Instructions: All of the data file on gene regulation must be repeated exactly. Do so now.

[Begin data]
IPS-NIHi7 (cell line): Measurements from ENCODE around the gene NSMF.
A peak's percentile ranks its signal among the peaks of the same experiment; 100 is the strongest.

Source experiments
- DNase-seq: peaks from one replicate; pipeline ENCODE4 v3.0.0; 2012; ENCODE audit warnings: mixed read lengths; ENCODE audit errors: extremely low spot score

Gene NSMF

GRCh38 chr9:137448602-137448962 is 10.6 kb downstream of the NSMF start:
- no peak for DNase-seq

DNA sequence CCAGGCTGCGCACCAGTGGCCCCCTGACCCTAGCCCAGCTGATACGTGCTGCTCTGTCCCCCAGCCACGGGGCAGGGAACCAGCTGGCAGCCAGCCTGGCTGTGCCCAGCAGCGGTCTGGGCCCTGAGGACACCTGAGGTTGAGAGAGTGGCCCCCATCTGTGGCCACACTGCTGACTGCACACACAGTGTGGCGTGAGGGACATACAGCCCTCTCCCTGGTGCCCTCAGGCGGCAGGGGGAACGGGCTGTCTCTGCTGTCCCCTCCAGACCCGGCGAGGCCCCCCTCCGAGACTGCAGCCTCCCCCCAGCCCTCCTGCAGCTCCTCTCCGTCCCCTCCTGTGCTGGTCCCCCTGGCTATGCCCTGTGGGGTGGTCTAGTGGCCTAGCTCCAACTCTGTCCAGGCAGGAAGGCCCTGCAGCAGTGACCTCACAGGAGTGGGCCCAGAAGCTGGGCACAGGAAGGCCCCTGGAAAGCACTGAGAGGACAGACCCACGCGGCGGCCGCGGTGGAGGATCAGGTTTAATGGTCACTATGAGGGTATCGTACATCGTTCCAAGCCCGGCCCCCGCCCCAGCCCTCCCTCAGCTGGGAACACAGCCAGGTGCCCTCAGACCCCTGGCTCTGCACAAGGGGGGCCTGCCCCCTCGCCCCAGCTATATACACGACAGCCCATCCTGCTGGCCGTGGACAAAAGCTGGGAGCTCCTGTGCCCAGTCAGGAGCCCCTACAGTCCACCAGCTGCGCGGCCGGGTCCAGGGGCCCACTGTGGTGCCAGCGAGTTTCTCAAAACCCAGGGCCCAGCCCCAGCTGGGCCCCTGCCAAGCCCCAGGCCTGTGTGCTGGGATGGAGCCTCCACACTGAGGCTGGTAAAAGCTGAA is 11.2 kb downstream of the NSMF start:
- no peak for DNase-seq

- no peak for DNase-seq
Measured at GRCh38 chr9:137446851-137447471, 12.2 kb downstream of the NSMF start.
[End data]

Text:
IPS-NIHi7 (cell line): Measurements from ENCODE around the gene NSMF.
A peak's percentile ranks its signal among the peaks of the same experiment; 100 is the strongest.

Source experiments
- DNase-seq: peaks from one replicate; pipeline ENCODE4 v3.0.0; 2012; ENCODE audit warnings: mixed read lengths; ENCODE audit errors: extremely low spot score

Gene NSMF

GRCh38 chr9:137448602-137448962 is 10.6 kb downstream of the NSMF start:
- no peak for DNase-seq

DNA sequence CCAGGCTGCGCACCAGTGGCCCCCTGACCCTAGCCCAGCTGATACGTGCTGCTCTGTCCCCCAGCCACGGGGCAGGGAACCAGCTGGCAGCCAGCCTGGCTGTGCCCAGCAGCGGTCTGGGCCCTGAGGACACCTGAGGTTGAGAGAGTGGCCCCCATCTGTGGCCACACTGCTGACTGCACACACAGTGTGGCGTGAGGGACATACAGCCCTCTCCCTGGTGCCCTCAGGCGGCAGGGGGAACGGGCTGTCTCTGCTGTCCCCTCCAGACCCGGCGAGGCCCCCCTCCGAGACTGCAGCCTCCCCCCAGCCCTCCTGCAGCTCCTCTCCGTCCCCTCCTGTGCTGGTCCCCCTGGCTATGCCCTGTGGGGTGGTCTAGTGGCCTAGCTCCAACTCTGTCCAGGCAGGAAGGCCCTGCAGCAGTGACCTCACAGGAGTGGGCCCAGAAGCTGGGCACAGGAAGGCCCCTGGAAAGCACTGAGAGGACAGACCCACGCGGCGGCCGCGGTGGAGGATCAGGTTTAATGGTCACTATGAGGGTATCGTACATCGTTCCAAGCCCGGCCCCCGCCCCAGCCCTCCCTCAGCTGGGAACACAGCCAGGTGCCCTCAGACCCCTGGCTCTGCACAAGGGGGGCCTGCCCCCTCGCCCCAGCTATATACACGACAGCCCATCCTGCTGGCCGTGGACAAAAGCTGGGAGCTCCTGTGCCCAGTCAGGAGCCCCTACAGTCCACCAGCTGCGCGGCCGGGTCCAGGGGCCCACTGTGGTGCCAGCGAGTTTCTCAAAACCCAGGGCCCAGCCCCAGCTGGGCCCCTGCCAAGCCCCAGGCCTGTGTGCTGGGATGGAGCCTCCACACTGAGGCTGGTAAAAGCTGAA is 11.2 kb downstream of the NSMF start:
- no peak for DNase-seq

- no peak for DNase-seq
Measured at GRCh38 chr9:137446851-137447471, 12.2 kb downstream of the NSMF start.